Walfish, Ruth A., and David L. Brody. “‘Students get bogged down’: How Religious Israeli Elementary Teachers View Problems and Solutions in Bible Teaching.” British Journal of Religious Education (early view; online first).
Bible teachers in contemporary society confront serious problems related to the nature of the biblical text and the socio-cultural context of their teaching. This study, based on semi-structured interviews, examines the problems that five expert religious Israeli elementary school teachers encounter in their teaching and the solutions they employ. Our findings show two major domains of pedagogic issues: unfamiliar biblical linguistics and problematic content. Teachers reported student difficulties in understanding biblical Hebrew. Problematic content includes irrelevant topics, emotionally laden material, and age inappropriate issues. Linguistic solutions relied on reading comprehension techniques and use of features specific to Bible reading such as diacritical marks. Regarding content issues, teachers were motivated by faith in the sanctity of the text to find effective solutions. These include selectivity, reinterpretation using homiletic tools, a holistic understanding and contextualising the narrative. Though teachers felt ill-prepared by their pre-service training in dealing with these challenges, they demonstrated resilience in their solution-oriented pedagogy. These findings suggest attention to mentoring and professional development, and to the creation of a community of practice to support teachers’ dealing with the ongoing challenges in their teaching.
Beginning in 1997, the Har Hamor Yeshiva, a leading Jerusalem-based institute for Torah learning, has become the center of a unique stream of thought in religious Zionist philosophy. This article examines how religious Zionist yeshivas have developed an educational curriculum that translates theological beliefs and values into political action. The article seeks to evaluate to what extent this ideology and curriculum will be able to survive in a political reality in which the rift between religious and secular Zionism is constantly increasing.
Shalev, Ofra, Nehami Baum, and Haya Itzhaky. “Religious Identity in Transition. Processes of Change in the Religious Identity of Young Religious Jewish Newlyweds in Israel.” The Family Journal 24.2 (2015): 132-9.
When researchers started to explore the cultural context of marriage, studies about how religious beliefs act within the marriage context have emerged. Most studies focused on Christian population, exploring how religiosity shape the nature of the marital relationship. The present study, however, examined the religious dynamics in one’s religious identity as a result of the transition to matrimony. Using qualitative tools, we interviewed 18 young Israeli Jewish Orthodox couples during their first year of marriage. The study exposes that although both partners come from the same religious group, the transition to marriage creates significant changes in their self-religious identity.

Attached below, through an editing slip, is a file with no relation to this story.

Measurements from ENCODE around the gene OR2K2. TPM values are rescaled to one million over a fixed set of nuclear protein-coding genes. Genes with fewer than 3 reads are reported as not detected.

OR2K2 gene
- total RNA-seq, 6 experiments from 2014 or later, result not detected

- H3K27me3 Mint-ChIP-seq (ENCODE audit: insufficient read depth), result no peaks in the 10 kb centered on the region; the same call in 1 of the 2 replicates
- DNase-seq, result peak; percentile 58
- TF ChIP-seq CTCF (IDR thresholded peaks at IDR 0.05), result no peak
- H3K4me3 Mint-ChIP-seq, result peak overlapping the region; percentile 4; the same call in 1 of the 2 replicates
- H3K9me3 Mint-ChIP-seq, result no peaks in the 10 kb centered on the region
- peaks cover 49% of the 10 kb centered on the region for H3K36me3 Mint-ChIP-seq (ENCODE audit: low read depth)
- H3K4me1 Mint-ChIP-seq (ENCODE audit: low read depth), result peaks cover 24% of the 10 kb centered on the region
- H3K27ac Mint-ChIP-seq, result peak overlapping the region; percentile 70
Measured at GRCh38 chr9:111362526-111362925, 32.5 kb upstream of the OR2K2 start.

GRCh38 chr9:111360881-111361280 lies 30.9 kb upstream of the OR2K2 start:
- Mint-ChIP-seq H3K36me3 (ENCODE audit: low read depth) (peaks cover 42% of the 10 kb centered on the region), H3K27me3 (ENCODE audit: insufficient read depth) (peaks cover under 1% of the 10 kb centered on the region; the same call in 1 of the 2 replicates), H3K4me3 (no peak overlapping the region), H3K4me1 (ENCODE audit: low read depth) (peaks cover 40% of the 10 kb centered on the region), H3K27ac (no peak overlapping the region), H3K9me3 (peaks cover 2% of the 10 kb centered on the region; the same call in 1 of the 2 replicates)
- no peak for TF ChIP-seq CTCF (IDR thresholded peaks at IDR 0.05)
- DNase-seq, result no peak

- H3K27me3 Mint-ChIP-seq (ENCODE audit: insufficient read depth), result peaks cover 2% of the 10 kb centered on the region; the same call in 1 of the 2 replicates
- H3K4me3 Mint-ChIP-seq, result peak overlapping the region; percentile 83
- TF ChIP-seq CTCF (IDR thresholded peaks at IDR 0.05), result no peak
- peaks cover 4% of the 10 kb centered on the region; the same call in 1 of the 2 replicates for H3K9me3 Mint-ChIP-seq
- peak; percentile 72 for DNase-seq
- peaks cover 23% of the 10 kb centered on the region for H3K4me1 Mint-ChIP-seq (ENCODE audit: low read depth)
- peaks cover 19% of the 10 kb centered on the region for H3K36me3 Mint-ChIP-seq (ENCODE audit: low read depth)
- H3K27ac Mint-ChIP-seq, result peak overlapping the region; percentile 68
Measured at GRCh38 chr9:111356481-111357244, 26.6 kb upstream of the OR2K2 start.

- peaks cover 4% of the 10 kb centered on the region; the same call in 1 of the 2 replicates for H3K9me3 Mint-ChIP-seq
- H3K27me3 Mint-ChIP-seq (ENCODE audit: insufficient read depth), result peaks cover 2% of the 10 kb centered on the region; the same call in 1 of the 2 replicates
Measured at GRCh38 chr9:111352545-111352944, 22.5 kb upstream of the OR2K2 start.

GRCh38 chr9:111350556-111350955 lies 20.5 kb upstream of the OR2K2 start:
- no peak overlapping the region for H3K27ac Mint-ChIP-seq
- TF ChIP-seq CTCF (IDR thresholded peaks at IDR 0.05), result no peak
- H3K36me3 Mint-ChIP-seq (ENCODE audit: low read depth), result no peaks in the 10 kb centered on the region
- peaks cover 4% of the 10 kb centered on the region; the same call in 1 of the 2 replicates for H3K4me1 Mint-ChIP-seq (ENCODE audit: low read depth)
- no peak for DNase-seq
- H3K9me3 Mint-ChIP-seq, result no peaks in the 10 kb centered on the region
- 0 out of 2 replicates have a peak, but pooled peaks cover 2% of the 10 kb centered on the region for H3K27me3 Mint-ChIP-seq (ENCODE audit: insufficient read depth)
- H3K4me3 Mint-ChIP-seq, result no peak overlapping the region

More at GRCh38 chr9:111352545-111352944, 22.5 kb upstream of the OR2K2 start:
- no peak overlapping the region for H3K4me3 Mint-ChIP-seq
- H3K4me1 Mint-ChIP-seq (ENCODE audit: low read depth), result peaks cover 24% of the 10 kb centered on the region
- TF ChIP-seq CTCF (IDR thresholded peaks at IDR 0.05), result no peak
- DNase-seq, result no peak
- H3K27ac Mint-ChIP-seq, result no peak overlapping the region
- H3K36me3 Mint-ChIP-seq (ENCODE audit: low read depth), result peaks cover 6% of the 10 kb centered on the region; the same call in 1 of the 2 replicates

Religious communities have ongoing concerns about Internet use, as it intensifies the clash between tradition and modernity, a clash often found in traditionally inclined societies. Nevertheless, as websites become more useful and widely accessible, religious and communal stakeholders have continuously worked at building and promoting them. This study focuses on Chabad, a Jewish ultra-Orthodox movement, and follows webmasters of three key websites to uncover how they distribute religious knowledge over the Internet. Through an ethnographic approach that included interviews with over 30 webmasters, discussions with key informants, and observations of the websites themselves, the study uncovered webmaster’s strategies to foster solidarity within their community, on one hand, while also proselytizing their outlook on Judaism, on the other. Hence, the study sheds light on how a fundamentalist society has strengthened its association with new media, thus facilitating negotiation between modernity and religious piety.
Secular-believers, who constitute about 25% of Israeli Jews, are self-identified secular people who believe in some kind of divinity. Based on in-depth interviews with secular-believer women, this study aims to reveal their theological assumptions and claims. It examines metaphors and images participants used to relate to the divine as well as the theological categories they emphasized. The study uncovers the pluralistic nature of secular-believers’ beliefs and the common tendency to address faith-related content in a positive light.
About 25% of the Jewish population in Israel consists of “secular believers.” They self-identify as secular but also believe in God or some kind of higher/deeper power(s). Their identity conflicts with the conventional identification of secularism with atheism, as do post-secular theologies, whose theological ideas reject traditional religion while adopting concepts of faith. Western feminism proved especially conducive to the development of post-secular theology. This study addresses both Israeli Judaism and feminist theology from a post-secular perspective. It analyses two academic fields of discourse—feminist Jewish theology and feminism in Israel—to determine whether, how and why they are developing a Jewish post-secular feminist theology. The study reveals that such theologies are rare and suggests that discursive field structure limits their development.